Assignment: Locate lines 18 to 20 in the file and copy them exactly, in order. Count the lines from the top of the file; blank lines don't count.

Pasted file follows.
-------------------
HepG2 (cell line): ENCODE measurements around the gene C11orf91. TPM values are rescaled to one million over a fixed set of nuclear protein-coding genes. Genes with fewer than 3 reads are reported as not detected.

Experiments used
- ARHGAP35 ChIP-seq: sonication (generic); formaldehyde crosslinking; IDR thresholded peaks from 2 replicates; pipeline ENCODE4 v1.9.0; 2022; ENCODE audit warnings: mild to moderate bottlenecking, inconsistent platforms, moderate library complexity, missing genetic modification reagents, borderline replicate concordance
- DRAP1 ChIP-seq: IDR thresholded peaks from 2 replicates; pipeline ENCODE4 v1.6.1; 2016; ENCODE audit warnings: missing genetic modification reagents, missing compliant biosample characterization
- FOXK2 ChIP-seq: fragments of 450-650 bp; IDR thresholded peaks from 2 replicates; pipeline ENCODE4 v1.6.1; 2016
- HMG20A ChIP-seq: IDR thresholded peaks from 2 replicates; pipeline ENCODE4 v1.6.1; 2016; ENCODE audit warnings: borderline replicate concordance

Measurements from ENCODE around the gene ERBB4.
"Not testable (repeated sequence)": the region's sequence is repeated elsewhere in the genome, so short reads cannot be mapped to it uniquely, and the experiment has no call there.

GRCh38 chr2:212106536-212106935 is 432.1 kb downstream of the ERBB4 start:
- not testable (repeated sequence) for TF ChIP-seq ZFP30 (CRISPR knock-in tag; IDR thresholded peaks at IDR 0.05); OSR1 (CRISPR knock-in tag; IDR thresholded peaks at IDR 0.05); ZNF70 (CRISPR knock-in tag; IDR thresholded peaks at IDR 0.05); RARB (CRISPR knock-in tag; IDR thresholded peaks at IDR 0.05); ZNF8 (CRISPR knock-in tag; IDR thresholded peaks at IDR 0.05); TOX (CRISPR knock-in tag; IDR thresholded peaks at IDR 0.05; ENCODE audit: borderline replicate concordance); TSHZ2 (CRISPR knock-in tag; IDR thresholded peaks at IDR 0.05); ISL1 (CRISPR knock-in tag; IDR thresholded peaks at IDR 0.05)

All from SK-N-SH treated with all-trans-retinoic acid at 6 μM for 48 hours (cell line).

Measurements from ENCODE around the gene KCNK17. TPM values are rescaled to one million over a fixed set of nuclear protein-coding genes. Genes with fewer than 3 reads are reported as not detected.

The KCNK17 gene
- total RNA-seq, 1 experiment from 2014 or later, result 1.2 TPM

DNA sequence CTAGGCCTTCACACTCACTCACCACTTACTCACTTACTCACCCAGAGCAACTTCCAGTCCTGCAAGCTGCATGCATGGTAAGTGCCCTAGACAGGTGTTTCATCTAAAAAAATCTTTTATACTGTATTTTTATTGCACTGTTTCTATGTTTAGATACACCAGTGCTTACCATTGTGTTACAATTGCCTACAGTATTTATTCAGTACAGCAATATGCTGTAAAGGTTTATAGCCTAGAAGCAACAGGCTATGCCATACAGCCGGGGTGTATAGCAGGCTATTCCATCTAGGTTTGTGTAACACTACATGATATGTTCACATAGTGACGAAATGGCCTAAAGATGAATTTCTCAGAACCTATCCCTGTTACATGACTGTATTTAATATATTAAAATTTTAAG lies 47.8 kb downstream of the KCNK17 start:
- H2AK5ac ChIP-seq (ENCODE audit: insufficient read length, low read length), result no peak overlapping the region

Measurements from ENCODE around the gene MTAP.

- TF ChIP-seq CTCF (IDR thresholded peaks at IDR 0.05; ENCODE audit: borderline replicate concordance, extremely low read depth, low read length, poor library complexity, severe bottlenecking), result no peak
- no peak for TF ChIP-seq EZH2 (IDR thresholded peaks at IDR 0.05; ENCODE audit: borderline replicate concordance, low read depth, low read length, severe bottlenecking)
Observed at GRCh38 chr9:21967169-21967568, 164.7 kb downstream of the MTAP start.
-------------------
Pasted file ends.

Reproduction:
- TF ChIP-seq CTCF (IDR thresholded peaks at IDR 0.05; ENCODE audit: borderline replicate concordance, extremely low read depth, low read length, poor library complexity, severe bottlenecking), result no peak
- no peak for TF ChIP-seq EZH2 (IDR thresholded peaks at IDR 0.05; ENCODE audit: borderline replicate concordance, low read depth, low read length, severe bottlenecking)
Observed at GRCh38 chr9:21967169-21967568, 164.7 kb downstream of the MTAP start.